|RoCo Wing Span|
The team got ripped by middling Milwaukee and dull Detroit, and short of seeing if Dario Saric could counting stat his way to the Rookie of the Year award over Embiid, there wasn't going to be anything of consequence going forward. But then a funny thing happened. They went on the road and competed, leading games in the fourth in all four games. And sure, the Lakers and Suns are truly awful, the Clips and Warriors were racked by injury and the club blew leads to lose to both anyway, but still. Competition was nice. Competition meant you didn't feel dumb for watching.
Friday night, they absolutely ripped Dallas apart with a 40-point home win, in a game the Mavs had to win to keep their playoff hopes alive. Today, they beat Boston for the first time in 11 tries, coming back from 13 down in the third to put a dagger in the hearts of the C's hopes to get home court against the Cavs in the lEastern playoffs.
So what the hell is going on?
Saric, honestly. He was the best player on the floor for the home laundry tonight, tough late, truly multi-faceted and with more than a spark of nasty to him, honestly. He doesn't look anything like a rook anymore, shaking off a 1 for 6 start to end 10 for 20. But there was more to it than the Homey.
A few weeks back, I called the last quarter of the season as all about Richaun Holmes, and his 8/7/5/2/4 line tonight, in 29 selfless minutes, was glue-tastic. He didn't hang his head when Al Horford was having a monster game, and in the fourth, he did outstanding work on loose balls and defensive pressure.
Who else? Honestly, it was all over the roster. Robert Covington went 16/8 with his usual defense. TJ McConnell and Sergio Rodriguez combined for 15/6/14 with just 2 turnovers. Timothe Luwawu-Cabbarot, this year's low first round pick from France with athleticism, wasn't great, but he had his moments and no longer looks overwhelmed by NBA speed. (His corner three in the fourth was also absolute butter.) Nik Stauskaus took nothing but threes tonight and made three of them, adding 6 boards, 4 assists and a steal and two blocks. They overcame a 14 shot deficit at the line.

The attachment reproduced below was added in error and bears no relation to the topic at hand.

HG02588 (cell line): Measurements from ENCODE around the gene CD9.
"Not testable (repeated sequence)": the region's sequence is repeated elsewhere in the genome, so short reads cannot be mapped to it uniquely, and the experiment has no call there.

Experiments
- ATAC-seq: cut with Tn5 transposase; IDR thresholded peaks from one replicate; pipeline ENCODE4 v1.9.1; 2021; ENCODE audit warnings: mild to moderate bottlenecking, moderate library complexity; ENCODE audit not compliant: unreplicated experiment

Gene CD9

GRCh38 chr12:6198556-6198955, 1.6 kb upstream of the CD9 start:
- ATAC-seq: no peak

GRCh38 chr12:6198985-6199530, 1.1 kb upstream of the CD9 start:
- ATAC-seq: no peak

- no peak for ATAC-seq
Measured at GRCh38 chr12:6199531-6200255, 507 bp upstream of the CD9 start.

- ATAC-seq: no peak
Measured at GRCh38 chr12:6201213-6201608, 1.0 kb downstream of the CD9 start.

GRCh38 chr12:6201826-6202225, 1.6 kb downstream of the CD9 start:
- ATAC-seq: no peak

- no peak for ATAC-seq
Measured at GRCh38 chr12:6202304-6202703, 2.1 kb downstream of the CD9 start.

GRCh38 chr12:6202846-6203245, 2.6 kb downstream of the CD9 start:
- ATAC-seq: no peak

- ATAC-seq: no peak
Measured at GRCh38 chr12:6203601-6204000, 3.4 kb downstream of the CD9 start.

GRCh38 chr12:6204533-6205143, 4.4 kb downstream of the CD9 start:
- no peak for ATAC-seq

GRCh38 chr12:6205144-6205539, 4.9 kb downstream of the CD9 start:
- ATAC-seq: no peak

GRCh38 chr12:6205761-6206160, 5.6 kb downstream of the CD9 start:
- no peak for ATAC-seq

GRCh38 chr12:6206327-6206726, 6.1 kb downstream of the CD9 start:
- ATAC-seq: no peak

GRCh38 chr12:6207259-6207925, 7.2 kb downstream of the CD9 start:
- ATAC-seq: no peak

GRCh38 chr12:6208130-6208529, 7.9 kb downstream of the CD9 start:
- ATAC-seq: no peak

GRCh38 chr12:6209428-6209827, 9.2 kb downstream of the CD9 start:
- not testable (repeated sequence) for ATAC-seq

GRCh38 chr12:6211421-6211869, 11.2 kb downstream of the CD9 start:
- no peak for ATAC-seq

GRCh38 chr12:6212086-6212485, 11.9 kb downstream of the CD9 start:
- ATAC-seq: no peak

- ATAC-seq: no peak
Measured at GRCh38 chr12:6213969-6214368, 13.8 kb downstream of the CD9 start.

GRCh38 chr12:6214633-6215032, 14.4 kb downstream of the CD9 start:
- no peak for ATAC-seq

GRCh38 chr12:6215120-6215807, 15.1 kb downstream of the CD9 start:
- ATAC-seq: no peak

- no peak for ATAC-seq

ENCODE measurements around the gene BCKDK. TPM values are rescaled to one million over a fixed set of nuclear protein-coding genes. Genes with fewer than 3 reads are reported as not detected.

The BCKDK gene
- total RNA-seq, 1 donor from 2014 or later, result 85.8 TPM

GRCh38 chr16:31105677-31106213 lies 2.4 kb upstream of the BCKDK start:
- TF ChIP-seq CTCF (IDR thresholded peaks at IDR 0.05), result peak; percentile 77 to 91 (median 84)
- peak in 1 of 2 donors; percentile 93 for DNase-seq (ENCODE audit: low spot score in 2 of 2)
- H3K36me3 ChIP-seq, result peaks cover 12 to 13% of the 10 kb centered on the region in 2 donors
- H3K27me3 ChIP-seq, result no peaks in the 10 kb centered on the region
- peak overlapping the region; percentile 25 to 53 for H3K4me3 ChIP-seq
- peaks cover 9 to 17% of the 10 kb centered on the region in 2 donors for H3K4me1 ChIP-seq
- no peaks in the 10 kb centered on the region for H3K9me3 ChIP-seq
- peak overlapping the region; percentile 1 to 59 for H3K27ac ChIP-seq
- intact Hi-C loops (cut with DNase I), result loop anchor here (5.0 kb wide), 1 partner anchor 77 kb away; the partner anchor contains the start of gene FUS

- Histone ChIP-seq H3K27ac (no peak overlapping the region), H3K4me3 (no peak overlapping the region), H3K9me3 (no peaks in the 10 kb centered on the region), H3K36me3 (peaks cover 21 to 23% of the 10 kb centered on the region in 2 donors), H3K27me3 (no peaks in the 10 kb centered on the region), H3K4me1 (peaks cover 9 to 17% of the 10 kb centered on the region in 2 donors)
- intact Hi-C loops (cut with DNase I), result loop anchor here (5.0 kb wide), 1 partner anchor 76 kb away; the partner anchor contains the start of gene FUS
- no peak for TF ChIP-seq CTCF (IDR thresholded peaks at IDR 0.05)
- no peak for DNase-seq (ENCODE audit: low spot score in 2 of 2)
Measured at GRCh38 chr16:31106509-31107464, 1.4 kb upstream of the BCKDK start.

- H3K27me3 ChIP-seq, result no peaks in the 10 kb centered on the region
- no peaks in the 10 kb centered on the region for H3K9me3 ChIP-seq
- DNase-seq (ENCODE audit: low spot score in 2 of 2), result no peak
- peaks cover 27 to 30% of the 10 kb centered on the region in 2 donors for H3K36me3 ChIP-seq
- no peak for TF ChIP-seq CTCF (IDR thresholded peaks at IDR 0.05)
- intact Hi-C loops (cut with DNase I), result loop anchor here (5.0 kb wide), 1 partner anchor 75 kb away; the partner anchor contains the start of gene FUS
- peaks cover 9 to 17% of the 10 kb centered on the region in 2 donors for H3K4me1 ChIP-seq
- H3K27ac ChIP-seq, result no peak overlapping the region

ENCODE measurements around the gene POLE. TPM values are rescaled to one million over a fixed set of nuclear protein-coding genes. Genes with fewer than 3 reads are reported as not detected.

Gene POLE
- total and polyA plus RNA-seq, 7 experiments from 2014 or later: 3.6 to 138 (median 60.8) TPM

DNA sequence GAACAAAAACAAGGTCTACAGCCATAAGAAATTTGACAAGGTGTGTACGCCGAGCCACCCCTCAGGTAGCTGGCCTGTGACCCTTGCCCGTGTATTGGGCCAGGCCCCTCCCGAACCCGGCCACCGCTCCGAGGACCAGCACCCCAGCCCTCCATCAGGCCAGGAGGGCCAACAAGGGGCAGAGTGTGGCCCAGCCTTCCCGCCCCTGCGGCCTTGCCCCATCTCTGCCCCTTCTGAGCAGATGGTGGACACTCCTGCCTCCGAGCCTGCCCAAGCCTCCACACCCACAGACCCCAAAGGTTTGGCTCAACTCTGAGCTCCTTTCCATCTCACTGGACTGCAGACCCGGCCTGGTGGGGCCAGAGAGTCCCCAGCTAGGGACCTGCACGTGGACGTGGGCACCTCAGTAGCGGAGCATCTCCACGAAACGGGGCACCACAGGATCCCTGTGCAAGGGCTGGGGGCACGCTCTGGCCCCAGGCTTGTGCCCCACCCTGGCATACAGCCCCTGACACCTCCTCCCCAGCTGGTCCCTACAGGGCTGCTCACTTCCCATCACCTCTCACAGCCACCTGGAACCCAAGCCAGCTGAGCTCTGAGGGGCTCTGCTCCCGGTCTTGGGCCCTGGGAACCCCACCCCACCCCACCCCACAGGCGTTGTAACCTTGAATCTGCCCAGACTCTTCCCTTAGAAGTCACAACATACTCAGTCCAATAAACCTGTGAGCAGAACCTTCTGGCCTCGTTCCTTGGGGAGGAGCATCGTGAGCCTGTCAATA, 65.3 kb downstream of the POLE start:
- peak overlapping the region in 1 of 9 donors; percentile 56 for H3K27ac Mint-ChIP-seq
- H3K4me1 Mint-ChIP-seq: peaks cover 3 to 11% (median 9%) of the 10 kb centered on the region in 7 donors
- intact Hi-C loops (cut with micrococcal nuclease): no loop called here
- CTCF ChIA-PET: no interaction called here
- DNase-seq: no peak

And sure, Boston didn't dress Isiah Thomas and only went 6 for 29 from the arc (Avery Bradley hasn't gotten the memo that he can't make that shot), and probably win if the downballot MVP played, but we're not going to shed too many tears for the opponent not being able to dress their best player.
Next up is a roadie in Orlando against a Magic team that might play people from the stands in an effort to better their draft position. The win drops the Sixers to 5th in the reverse standing for draft position, but honestly, we've been playing that game for so long, I just want to see fun hoop. This team gives us that again, oddly, amazingly. All credit to HC Brett Brown, who should honestly get some Coach of the Year votes for the way he's kept this group focused and developing.
And next year, when the try hard bunch slide back to their optimal bench positions, and (please, Lord, please) Embiid and Simmons show up to jump start the talent level?
Well, young teams don't generally win in the NBA. Neither do big teams; it's a guard-driven league with the arc the way it is. But a good, young, big team where the talent level is off the charts, with a defensive hammer, a coach that develops talent better than anyone in the league, with a do-everything small forward and many other assets?
You still need a GM that doesn't blow it, health and some luck. But that's less than a lot of other teams. And for a team that wasn't sure about its coach, and isn't likely to have 100% health in the future, since it's had anything but that in the recent past?
We'll take it. Along with 26 wins and counting for the season...